we can help you

said the woman with no teeth and the man with no shirt. both had facial hair that was nicotine yellow and loose teeth. their smiles looked like possession by a throat dwelling ghost, dismantling the jaw to settle in. they lived next door in a red warehouse. the loose walls of which rattled thunderously, like a cage, at any breeze beyond that of feeling. the butt of the building faced them, and luckily, there were no windows and so the only way the neighbors could see them was to come right up and wade through. which, unfortunately, they did quite often, but the child felt it was much less often than it would be otherwise. we can help you move in and fix your plumbing. we can help you get the electricity working proper. we can help you they said every day as a girlchild sunbathed in an abandoned satellite dish. i’m completely naked,she said, implying they shouldn’t be hereohthey said and proceeded to decloak. 

rubbing his arm in a way she hoped could be read as “accepting” but being thoroughly repulsed by the hairs her hand plowed through to convey the message, she said “I like it here” and he confessed it was much cheaper to buy land that was underwater. it’s ok. the neighbors can help us I think. and we can plant rice or willow or some thirsty plant to take over and it will be beautiful!as she said this she laid back in the grotto beneath the satellite, floating effortlessly, trying to show the man she’d been promised to that she sure didn’t mind and wasn’t disgusted by this tepid and still water, trying desperately not to bob too much while keeping her ears and mouth above the water, looking more terrified than casual.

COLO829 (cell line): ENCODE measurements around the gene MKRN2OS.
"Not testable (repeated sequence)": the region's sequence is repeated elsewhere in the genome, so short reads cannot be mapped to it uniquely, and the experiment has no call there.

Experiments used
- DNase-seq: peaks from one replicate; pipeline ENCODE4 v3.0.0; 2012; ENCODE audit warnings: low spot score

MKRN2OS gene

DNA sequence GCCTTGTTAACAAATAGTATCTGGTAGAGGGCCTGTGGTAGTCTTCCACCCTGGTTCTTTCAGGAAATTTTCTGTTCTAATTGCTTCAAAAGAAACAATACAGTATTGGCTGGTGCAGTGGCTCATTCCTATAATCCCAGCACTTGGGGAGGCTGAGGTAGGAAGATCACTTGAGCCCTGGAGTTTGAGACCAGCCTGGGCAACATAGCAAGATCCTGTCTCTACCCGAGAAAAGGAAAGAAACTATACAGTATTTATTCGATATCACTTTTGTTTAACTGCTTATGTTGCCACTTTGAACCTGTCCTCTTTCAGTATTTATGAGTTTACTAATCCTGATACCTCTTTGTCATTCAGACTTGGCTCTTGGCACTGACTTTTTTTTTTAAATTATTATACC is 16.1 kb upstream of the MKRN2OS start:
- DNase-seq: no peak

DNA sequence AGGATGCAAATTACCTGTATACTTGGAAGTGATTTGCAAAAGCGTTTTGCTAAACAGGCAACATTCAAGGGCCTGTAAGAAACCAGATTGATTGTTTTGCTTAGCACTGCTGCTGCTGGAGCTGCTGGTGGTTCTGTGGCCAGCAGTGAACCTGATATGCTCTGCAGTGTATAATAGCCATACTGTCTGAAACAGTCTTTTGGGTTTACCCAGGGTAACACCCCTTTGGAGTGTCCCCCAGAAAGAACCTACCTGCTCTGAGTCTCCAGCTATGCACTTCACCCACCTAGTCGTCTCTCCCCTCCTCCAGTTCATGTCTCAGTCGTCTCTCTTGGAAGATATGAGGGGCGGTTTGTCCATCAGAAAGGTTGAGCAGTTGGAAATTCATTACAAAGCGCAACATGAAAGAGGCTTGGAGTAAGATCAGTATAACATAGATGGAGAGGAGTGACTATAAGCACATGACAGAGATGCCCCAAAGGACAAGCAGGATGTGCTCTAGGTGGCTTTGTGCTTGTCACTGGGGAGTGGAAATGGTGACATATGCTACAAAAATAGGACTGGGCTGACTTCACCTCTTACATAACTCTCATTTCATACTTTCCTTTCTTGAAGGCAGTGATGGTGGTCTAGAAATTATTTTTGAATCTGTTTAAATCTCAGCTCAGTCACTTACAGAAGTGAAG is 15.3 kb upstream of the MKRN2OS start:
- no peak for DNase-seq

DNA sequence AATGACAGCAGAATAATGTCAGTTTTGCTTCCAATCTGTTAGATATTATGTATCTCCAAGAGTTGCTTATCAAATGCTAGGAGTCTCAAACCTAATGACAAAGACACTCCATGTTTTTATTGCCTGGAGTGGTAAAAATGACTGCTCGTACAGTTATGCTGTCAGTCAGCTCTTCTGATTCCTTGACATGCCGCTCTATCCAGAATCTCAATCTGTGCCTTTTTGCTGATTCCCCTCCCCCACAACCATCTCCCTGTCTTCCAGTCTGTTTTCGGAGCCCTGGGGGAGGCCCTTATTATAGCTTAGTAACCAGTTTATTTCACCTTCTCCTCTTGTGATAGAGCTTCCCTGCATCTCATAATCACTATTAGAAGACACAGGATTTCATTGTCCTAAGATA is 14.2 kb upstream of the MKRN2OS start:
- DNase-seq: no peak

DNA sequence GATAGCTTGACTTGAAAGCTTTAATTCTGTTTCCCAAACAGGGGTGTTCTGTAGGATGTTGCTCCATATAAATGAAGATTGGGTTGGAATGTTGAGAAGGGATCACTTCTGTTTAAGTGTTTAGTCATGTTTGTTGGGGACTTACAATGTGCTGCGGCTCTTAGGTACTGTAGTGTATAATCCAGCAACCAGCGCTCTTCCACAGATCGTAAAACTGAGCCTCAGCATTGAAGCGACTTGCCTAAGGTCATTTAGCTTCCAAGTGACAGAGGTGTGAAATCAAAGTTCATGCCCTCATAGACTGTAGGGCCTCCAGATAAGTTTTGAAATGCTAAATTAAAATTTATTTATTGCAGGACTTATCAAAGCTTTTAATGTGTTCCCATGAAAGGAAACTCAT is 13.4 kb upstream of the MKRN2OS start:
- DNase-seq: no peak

the first two floors of the cabin were uninhabitable, being rotten and dangerous. so they lived on the roof, with a makeshift second roof overhead. it was a small landing, a 24” round table and a chair, a collection of mugs, a television (it didn’t work), a rug for sleeping, and a lantern. it was small, and it was possible the floor (or, the roof) (or the roof) would give in at any moment. the girlchild sat all day in the chair or curled up in the satellite dish. she was afraid of the neighbors and didn’t understand their intentions. not only were they suspiciously eager to do favors for the new couple, but they seemed to multiply. she wasn’t sure who lived in the warehouse and who was only visiting, but many of them started to slowly colonize the area surrounding the cabin in the guise of surveying the electric layout or digging a hole to find the plumbing or what not and so forth. she did what she could to shoo them, but they didn’t seem to understand what she said unless it could be broken up and rearranged into some sort of invitation to come back again tomorrow. 

most of the time things were good, though. she loved her home, especially her cups she’d collected. her parents would take her to competitions when she was even younger, subsidized etiquette quizzes for the youth, and the prizes (which she often won, being filled to the brim with grace) were usually stars of television branded on melamine cups. she had never watched a single moment of television, and the mystery surrounding the storytellers and damsels and puppets was so fulfilling, even now, at the age of ten, to the sunbathing future wife in septic paradise.